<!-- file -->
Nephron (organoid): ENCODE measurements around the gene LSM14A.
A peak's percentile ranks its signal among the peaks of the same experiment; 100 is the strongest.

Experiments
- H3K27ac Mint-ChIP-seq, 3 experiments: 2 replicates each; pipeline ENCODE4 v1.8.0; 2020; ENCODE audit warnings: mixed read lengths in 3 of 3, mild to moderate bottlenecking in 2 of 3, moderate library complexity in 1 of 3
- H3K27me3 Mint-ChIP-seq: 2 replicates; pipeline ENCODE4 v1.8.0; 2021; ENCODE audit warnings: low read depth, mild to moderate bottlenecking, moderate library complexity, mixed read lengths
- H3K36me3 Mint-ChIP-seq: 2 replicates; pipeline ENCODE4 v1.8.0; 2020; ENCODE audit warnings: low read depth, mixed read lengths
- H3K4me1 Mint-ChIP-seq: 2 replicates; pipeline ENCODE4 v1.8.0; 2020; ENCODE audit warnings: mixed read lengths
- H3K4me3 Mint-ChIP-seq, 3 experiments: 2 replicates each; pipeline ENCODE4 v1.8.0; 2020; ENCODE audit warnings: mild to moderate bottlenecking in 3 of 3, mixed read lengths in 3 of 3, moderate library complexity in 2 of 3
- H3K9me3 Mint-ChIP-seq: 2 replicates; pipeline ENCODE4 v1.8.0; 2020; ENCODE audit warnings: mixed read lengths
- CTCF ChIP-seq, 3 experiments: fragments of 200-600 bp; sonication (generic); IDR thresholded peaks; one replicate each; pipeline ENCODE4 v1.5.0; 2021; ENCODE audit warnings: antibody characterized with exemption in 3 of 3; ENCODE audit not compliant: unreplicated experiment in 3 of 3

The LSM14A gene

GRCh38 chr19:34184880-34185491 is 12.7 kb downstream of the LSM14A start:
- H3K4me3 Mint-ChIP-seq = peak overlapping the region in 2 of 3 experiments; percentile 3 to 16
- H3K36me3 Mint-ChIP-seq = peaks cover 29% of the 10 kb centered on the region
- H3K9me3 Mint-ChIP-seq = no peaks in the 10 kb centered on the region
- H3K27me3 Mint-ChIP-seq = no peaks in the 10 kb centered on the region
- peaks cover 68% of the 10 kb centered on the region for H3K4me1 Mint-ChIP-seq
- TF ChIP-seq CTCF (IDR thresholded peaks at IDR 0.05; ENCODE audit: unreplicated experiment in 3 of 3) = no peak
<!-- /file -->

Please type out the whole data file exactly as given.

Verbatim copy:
Nephron (organoid): ENCODE measurements around the gene LSM14A.
A peak's percentile ranks its signal among the peaks of the same experiment; 100 is the strongest.

Experiments
- H3K27ac Mint-ChIP-seq, 3 experiments: 2 replicates each; pipeline ENCODE4 v1.8.0; 2020; ENCODE audit warnings: mixed read lengths in 3 of 3, mild to moderate bottlenecking in 2 of 3, moderate library complexity in 1 of 3
- H3K27me3 Mint-ChIP-seq: 2 replicates; pipeline ENCODE4 v1.8.0; 2021; ENCODE audit warnings: low read depth, mild to moderate bottlenecking, moderate library complexity, mixed read lengths
- H3K36me3 Mint-ChIP-seq: 2 replicates; pipeline ENCODE4 v1.8.0; 2020; ENCODE audit warnings: low read depth, mixed read lengths
- H3K4me1 Mint-ChIP-seq: 2 replicates; pipeline ENCODE4 v1.8.0; 2020; ENCODE audit warnings: mixed read lengths
- H3K4me3 Mint-ChIP-seq, 3 experiments: 2 replicates each; pipeline ENCODE4 v1.8.0; 2020; ENCODE audit warnings: mild to moderate bottlenecking in 3 of 3, mixed read lengths in 3 of 3, moderate library complexity in 2 of 3
- H3K9me3 Mint-ChIP-seq: 2 replicates; pipeline ENCODE4 v1.8.0; 2020; ENCODE audit warnings: mixed read lengths
- CTCF ChIP-seq, 3 experiments: fragments of 200-600 bp; sonication (generic); IDR thresholded peaks; one replicate each; pipeline ENCODE4 v1.5.0; 2021; ENCODE audit warnings: antibody characterized with exemption in 3 of 3; ENCODE audit not compliant: unreplicated experiment in 3 of 3

The LSM14A gene

GRCh38 chr19:34184880-34185491 is 12.7 kb downstream of the LSM14A start:
- H3K4me3 Mint-ChIP-seq = peak overlapping the region in 2 of 3 experiments; percentile 3 to 16
- H3K36me3 Mint-ChIP-seq = peaks cover 29% of the 10 kb centered on the region
- H3K9me3 Mint-ChIP-seq = no peaks in the 10 kb centered on the region
- H3K27me3 Mint-ChIP-seq = no peaks in the 10 kb centered on the region
- peaks cover 68% of the 10 kb centered on the region for H3K4me1 Mint-ChIP-seq
- TF ChIP-seq CTCF (IDR thresholded peaks at IDR 0.05; ENCODE audit: unreplicated experiment in 3 of 3) = no peak